“left-wing Indians are trying to dictate how Indian Americans view American society”
The long-running animated comedy series ‘The Simpsons’ is preparing to drop the character Apu Nahasapeemapetilon, the Indian-American owner of the ‘Kwik-E-Mart’ due to political correctness.
This became an issue when comedian Hari Kondabolu made a documentary film called “The Problem With Apu” which was released last year.
Many people have pointed out that dozens of characters on the Simpsons are stereotypes and that it’s part of the point and the charm, but Apu is on his way out.
Lakshmi Gandhi reports at NBC News:
‘The Simpsons’ reportedly dropping Apu amid debate over character
After a year of controversy surrounding the character of Apu, the hit animated show ‘The Simpsons’ may soon be dropping the character from the show.
The impact and lasting legacy of the fictional Apu Nahasapeemapetilon (voiced by Hank Azaria), has been sharply debated since the debut of comedian Hari Kondabolu’s documentary “The Problem With Apu” in November 2017, which examined the stereotypes about Indian Americans that Apu embodied. The documentary featured several South Asian celebrities and newsmakers, including comedian Aparna Nancherla and actor Kal Penn, as they recalled the way Apu made them reflect on their own identities.
Social media began buzzing on Friday when IndieWire published an interview with film producer Adi Shankar, who told the site that he had heard from several people close to “The Simpsons” that Apu would soon be dropped from the animated show…
“I’ve verified from multiple sources now: They’re going to drop the Apu character altogether,” Shankar told IndieWire. “They aren’t going to make a big deal out of it, or anything like that, but they’ll drop him altogether just to avoid the controversy.”
Apu has always been one of my favorite characters, not only for his humor, but for his dedication to working at the Kwik-E-Mart. Here’s a great moment:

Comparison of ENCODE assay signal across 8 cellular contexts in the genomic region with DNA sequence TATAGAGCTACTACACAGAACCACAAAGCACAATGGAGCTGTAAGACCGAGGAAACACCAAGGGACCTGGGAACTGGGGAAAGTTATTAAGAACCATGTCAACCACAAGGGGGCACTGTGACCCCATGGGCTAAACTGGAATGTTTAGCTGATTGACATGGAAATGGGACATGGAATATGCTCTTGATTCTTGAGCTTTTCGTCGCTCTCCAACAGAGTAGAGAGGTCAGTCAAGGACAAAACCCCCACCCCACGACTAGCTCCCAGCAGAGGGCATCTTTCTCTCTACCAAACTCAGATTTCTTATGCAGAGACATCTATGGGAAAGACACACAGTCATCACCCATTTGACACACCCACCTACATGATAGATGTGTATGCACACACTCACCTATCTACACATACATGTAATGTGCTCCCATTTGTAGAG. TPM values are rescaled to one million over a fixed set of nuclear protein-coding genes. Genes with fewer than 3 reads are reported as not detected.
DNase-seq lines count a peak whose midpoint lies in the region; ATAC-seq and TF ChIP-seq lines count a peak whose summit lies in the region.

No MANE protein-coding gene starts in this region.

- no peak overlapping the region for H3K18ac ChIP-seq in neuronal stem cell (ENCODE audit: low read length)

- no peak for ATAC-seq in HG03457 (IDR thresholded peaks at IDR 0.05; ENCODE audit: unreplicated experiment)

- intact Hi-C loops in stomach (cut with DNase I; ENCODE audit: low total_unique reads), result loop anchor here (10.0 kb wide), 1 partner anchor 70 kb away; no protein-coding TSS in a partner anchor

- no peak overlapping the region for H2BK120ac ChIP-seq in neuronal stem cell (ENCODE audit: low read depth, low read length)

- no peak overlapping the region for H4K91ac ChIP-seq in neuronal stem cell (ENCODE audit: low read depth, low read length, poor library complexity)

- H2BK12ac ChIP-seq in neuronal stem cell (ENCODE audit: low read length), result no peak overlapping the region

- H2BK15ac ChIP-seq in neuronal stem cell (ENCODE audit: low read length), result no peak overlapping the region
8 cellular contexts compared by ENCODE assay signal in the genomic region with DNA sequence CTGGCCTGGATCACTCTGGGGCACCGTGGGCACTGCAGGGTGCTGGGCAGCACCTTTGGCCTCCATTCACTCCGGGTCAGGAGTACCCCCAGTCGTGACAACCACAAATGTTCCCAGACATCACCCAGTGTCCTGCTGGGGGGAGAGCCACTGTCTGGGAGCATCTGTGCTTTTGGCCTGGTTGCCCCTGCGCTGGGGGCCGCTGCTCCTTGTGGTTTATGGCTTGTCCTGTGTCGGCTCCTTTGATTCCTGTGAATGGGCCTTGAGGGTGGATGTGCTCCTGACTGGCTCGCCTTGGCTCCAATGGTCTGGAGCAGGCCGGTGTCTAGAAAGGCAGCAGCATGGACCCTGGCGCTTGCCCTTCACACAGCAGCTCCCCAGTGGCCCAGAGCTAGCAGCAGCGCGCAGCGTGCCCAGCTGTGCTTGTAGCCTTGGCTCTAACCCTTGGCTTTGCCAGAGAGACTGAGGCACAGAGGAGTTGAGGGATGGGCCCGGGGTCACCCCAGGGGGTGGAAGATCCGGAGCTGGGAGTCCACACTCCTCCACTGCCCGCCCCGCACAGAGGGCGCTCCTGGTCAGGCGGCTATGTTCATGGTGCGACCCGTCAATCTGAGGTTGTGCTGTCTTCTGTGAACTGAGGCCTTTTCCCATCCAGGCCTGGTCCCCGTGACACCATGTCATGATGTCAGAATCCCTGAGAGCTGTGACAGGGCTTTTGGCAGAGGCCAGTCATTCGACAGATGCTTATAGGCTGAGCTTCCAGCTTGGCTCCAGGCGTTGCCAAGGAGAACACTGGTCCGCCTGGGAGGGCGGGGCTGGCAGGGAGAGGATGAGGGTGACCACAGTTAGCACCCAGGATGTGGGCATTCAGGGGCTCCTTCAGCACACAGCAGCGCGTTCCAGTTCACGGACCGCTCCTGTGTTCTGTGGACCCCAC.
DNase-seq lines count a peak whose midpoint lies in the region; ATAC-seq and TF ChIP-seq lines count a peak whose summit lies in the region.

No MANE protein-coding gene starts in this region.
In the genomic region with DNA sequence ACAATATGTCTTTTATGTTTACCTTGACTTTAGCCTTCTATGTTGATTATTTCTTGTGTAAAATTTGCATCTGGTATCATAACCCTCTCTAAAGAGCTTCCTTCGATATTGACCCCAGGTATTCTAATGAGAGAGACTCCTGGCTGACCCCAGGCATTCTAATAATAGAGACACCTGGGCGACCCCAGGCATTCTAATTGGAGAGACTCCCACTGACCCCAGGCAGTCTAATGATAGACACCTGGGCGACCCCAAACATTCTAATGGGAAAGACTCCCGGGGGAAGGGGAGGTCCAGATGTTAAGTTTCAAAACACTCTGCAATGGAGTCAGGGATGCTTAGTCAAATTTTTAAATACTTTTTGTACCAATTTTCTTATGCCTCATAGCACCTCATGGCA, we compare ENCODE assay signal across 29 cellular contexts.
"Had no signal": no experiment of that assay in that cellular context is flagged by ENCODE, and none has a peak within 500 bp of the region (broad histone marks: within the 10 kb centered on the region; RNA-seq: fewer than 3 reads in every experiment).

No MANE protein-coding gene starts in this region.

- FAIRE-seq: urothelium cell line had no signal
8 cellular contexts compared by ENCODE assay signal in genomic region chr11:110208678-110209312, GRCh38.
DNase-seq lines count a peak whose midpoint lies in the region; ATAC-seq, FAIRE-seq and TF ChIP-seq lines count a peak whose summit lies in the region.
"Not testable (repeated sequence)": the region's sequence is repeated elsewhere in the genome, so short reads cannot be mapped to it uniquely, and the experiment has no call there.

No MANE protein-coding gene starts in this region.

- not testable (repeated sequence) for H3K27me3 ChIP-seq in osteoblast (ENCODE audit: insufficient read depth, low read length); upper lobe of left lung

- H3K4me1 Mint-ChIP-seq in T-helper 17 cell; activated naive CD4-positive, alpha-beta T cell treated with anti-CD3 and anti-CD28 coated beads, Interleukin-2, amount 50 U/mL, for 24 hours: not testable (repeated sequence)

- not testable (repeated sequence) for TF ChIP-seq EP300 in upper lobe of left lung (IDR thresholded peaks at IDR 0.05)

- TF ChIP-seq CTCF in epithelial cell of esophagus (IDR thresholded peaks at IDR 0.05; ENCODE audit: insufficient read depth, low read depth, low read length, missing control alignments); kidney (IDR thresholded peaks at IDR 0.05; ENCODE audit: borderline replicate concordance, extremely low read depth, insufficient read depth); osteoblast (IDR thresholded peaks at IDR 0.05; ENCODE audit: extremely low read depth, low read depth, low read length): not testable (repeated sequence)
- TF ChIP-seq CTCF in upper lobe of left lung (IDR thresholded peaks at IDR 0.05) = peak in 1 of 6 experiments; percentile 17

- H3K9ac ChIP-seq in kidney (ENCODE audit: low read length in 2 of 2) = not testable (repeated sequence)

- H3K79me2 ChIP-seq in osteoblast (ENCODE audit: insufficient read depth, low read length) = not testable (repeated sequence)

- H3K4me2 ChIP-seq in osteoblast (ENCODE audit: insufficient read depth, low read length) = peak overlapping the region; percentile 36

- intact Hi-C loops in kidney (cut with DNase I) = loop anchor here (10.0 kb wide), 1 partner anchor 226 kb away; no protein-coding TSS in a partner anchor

Some people, including folks from India or of Indian ancestry, think this move is silly:
This is seriously gross. Our family in India climbing out from the third world to build a superpower, and here we can’t deal with a cartoon character. It’s embarrassing. https://t.co/pGvjWeyKpi
— Akaash Singh (@AkaashSingh) October 27, 2018
As someone of Indian heritage, I never ever had any issue with Apu's character, I (like probably many) felt something to relate in within his character). He might have portrayed a stereotype, but what character on any form of TV doesn't portray a stereotype?
— Arun Paul Kapur ???? (@ArunKapur47) October 27, 2018
As a person with Indian ancestry, I love seeing Apu in the Simpsons. I think it's cool to see someone from where I'm from in a show like that because, like you said, Indians are underrepresented.
— NDL beautiful madness (@r4bb17) October 27, 2018
Why the Apu Simpsons Controversy Bothers Me as an Indian American
The most recent shallow and silly controversy to erupt in our nation’s culture wars is apparently . . . the racial insensitivity of The Simpsons’ portrayal of our favorite Indian American, Apu Nahasapeemapetilon.
You may be forgiven if you didn’t even realize there was a controversy. In fact, in last week’s Simpsons episode that inflamed the ongoing fight over the character, I am willing to bet the vast majority of viewers missed the apparent slight to the social-justice warriors fighting to get fairness for the Indian cartoon character…
I think, as an Indian American, that what bothers me most about this entire new episode in our continual culture war is that a few like-minded, left-wing Indians are trying to dictate how Indian Americans view American society. The truth about Indian Americans? We are doing fine. We are currently the richest, most educated minority in America. We litter the halls of academia, medicine, and even Hollywood now. Our voices are heard in the White House, the United Nations, Congress, and state houses across America. If you want to pick a minority that has suffered from media biases, the last one I would pick is Indian Americans.
Social justice warrior culture strikes again. They won’t be satisfied until everyone is as miserable as they are.
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